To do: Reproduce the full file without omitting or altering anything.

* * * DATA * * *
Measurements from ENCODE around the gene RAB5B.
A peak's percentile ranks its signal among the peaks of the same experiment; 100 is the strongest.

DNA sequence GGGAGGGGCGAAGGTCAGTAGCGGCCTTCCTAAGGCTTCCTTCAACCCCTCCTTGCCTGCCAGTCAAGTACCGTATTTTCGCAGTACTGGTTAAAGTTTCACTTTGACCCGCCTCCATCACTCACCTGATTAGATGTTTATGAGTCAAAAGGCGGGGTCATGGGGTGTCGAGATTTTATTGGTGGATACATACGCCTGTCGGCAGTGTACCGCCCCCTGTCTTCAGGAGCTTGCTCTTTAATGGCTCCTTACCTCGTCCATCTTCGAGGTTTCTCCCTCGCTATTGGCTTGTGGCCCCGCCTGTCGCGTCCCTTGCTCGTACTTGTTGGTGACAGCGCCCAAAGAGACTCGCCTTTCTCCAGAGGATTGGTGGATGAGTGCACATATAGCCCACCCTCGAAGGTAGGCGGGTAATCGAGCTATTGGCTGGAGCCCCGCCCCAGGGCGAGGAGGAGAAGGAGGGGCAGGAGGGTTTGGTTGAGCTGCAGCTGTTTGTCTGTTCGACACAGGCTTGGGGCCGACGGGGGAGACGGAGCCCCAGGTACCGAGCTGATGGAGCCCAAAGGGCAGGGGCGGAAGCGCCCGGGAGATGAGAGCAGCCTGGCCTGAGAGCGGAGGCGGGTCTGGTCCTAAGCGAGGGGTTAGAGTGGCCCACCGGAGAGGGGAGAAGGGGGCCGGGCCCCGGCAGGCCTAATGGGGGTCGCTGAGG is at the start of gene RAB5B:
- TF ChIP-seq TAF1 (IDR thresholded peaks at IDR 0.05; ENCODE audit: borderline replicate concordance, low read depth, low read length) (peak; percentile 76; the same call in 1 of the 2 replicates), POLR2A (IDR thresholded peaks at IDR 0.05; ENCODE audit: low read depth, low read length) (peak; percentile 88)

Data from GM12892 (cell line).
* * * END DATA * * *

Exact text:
Measurements from ENCODE around the gene RAB5B.
A peak's percentile ranks its signal among the peaks of the same experiment; 100 is the strongest.

DNA sequence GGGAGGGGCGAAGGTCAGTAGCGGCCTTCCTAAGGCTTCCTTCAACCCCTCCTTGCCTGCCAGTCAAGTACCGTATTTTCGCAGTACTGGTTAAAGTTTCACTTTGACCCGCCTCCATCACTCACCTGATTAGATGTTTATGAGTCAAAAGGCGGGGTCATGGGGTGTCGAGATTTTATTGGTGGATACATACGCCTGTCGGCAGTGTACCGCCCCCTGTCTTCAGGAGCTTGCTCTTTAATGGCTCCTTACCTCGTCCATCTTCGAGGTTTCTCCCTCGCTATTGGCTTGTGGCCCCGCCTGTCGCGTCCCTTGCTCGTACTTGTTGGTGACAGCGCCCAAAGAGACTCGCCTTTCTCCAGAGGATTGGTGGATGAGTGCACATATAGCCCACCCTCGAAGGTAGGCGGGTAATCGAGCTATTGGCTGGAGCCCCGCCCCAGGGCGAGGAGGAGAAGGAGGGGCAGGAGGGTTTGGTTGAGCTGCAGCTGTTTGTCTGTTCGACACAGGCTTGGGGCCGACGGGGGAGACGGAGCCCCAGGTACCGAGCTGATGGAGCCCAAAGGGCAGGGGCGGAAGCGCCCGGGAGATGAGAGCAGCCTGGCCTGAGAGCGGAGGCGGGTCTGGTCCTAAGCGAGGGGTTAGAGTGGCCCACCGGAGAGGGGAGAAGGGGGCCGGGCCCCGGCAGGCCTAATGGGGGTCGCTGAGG is at the start of gene RAB5B:
- TF ChIP-seq TAF1 (IDR thresholded peaks at IDR 0.05; ENCODE audit: borderline replicate concordance, low read depth, low read length) (peak; percentile 76; the same call in 1 of the 2 replicates), POLR2A (IDR thresholded peaks at IDR 0.05; ENCODE audit: low read depth, low read length) (peak; percentile 88)

Data from GM12892 (cell line).